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Danica Fine
Danica Fine

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Quick Tips for a Winning Abstract

If you’ve kept up with the rest of this blog series, you saw the components that make up a solid conference abstract along with some examples to inspire you. By now, you should have a pretty good idea of how you can get started writing great conference submissions.

But all of my advice is meant to be a foundation—a scaffolding for you to run with and build something that’s truly your own. You saw some of that in the examples in the previous post. So how do you get to that point? Once you’ve internalized the key information that you need to include in your abstract, it’s time to let your creative juices flow! To make it your own! ... just make sure your abstract is still achieving what you set out to do.

To help you stay on track and rein you in as you artfully craft your abstract, here are a few dos and don’ts that I’d recommend you keep in mind.

A few tips

Note: Some of these tips are going to boil down to personal preference, but I (and other members of my Program Committee) feel that they’re generally best practice:

DON’T waste precious abstract space describing who you are or what your company is unless it’s absolutely necessary. Let the technical details speak for themselves. Instead, use the speaker biography section to talk about yourself and what you do.
👍 DO cut straight to the point. Be concise and clear in your problem statement and goals.

👍 DO be yourself and write as yourself. If this means being casual, then be casual. Your ideas are going to come across more clearly and your abstract will read as genuine.
DON’T feel the need to use an artificially academic or potentially alienating tone (unless an academic tone is required by the conference).

DON’T include links or references to other talks in your abstract.
👍 DO feel free to reference big picture ideas or an author, e.g. Data Mesh and Zhamak Dehghani, but remember to express your own ideas.

👍 DO break your abstract up into sections and separate paragraphs for readability.
DON’T write a novel. Generally speaking, the abstract is what is printed on the conference agenda. It should be concise and able to be read within a minute or two.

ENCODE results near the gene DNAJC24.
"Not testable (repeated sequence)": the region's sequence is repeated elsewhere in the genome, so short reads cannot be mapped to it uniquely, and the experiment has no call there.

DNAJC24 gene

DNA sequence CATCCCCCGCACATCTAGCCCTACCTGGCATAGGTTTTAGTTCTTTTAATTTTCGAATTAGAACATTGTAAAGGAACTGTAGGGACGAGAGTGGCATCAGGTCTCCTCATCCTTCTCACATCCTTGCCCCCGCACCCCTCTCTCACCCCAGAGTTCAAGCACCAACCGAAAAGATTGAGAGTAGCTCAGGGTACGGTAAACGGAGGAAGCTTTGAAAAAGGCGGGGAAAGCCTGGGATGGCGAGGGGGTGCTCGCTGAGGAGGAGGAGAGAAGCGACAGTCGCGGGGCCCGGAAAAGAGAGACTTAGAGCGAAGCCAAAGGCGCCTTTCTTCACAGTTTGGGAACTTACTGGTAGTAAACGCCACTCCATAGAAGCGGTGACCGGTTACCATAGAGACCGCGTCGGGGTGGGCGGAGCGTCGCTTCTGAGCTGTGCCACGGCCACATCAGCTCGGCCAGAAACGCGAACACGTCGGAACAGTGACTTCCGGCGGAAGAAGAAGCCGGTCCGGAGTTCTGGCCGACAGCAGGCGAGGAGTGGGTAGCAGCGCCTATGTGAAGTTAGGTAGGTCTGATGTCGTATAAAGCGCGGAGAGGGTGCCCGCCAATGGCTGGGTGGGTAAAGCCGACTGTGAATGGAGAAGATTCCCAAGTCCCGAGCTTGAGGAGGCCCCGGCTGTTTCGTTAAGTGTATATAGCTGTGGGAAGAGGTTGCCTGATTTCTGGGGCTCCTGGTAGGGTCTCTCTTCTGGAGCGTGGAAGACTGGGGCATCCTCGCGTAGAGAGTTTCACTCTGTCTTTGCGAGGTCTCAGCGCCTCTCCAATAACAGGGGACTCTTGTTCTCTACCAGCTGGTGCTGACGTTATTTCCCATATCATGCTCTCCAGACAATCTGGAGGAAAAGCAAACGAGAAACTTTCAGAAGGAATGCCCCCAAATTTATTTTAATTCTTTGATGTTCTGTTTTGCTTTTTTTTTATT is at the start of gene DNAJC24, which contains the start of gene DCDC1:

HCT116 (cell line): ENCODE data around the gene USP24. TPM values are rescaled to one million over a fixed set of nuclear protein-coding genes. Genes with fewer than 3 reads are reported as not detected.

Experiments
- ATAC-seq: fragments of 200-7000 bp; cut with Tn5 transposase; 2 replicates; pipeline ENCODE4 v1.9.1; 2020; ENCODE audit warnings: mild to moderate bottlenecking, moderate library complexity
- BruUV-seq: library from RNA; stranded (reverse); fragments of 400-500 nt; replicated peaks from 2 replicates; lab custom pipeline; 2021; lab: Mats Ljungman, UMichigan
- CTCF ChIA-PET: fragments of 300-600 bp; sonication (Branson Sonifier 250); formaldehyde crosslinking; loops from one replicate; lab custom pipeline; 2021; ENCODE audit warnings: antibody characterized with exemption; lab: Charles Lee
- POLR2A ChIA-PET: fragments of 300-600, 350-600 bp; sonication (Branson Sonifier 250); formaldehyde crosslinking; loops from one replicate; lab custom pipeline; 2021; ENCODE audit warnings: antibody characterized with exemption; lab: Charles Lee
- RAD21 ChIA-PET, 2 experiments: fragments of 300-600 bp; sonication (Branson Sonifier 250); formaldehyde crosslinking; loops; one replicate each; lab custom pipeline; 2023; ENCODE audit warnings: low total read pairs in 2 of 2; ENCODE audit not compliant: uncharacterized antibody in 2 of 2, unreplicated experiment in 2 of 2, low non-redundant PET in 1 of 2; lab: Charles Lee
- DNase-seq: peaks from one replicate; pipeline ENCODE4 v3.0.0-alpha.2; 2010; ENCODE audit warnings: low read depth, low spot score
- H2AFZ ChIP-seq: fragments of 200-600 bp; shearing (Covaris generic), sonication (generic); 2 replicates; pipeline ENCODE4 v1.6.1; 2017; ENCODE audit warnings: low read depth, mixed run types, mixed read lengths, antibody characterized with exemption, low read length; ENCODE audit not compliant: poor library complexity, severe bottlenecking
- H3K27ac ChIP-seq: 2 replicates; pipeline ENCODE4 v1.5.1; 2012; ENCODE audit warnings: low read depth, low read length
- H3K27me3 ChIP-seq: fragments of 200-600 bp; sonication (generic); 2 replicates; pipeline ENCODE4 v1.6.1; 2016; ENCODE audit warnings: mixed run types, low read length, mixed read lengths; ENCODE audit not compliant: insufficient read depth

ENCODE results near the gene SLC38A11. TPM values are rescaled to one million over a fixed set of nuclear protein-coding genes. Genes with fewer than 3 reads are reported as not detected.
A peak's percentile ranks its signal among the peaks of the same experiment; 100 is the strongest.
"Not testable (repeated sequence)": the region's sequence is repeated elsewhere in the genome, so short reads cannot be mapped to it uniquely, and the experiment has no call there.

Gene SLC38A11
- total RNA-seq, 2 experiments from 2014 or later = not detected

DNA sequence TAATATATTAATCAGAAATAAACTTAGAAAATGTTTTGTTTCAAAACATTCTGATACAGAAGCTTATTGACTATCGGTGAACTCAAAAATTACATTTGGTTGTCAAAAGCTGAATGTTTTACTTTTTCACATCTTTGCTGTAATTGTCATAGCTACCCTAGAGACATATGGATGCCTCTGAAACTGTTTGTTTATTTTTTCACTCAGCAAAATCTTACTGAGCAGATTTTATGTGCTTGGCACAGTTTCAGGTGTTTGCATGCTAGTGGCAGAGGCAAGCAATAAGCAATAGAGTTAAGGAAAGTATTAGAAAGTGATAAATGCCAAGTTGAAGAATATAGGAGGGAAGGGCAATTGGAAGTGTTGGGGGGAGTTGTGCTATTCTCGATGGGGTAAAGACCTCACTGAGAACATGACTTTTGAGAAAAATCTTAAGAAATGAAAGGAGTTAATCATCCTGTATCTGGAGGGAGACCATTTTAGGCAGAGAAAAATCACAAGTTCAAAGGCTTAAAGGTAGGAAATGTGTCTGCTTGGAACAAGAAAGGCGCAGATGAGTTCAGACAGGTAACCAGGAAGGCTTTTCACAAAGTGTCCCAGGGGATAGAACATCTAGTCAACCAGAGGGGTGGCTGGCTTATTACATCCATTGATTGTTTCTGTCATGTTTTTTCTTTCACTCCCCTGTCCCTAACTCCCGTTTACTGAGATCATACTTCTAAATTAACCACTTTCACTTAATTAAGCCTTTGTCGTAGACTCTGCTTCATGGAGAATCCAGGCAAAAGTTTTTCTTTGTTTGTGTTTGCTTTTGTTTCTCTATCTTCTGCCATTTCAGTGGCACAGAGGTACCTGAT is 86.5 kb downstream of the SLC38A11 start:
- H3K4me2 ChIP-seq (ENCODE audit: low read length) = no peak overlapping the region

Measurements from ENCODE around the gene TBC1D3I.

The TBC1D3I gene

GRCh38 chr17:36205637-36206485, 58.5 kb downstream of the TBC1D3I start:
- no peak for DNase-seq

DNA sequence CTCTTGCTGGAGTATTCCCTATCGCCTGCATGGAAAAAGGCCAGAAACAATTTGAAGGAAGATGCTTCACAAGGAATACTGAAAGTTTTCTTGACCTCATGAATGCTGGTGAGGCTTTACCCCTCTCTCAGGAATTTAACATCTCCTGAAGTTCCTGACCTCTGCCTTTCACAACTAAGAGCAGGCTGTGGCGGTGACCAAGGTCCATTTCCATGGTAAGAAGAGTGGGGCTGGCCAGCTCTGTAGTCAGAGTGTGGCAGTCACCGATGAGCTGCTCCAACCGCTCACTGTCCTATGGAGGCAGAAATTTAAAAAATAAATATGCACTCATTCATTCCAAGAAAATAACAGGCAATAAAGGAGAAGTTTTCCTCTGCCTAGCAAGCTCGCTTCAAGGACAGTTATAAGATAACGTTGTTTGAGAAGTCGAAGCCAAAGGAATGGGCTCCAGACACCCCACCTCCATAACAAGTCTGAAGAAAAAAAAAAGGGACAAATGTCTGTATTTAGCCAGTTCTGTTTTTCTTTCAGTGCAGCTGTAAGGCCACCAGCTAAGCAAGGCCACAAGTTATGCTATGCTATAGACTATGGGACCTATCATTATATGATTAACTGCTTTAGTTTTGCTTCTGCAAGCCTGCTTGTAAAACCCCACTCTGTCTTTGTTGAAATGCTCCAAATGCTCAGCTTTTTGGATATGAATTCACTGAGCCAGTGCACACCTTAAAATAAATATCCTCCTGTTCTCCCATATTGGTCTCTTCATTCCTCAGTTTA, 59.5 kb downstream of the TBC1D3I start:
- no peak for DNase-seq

DON’T overcommit. It’s easy to go overboard and promise the world in your abstract. Keep the length of the conference session in mind, and only include material that you think you can reasonably cover.
👍 DO feel free to add more content later on! Not every detail needs to be included in your abstract in order for you to bring it up during your actual session. While I advise not trimming content, I find it perfectly acceptable to add additional, relevant information.

DON’T rely exclusively on bullet points to outline your talk in your abstract.
👍 DO try to tell a story. It’s okay to use bullet points where appropriate, but, for the most part, it’s meant to be prose. You’re explaining to an attendee what they can expect and the journey that they’ll go through in attending your talk.

👍 DO add personal touches... and maybe a pun or two!
DON’T let your flair get in the way of the content.

DON’T make [too many] assumptions; a lot of this boils down to knowing your audience. If you're unsure, it's always safe to start from 0 and build from there!
👍 DO have peers and friends from a variety of backgrounds review your abstract before submitting. Bonus points if they have absolutely nothing to do with tech and still understand your abstract!

A final request

The above list is, by no means, exhaustive. In fact, it took me multiple conference seasons to assemble what's here, and I still feel there's so much more I could share!

So, with that in mind, now I'm curious to hear from you. What have you found that works (and doesn't work) when writing abstracts and submitting to a conference? 🤔

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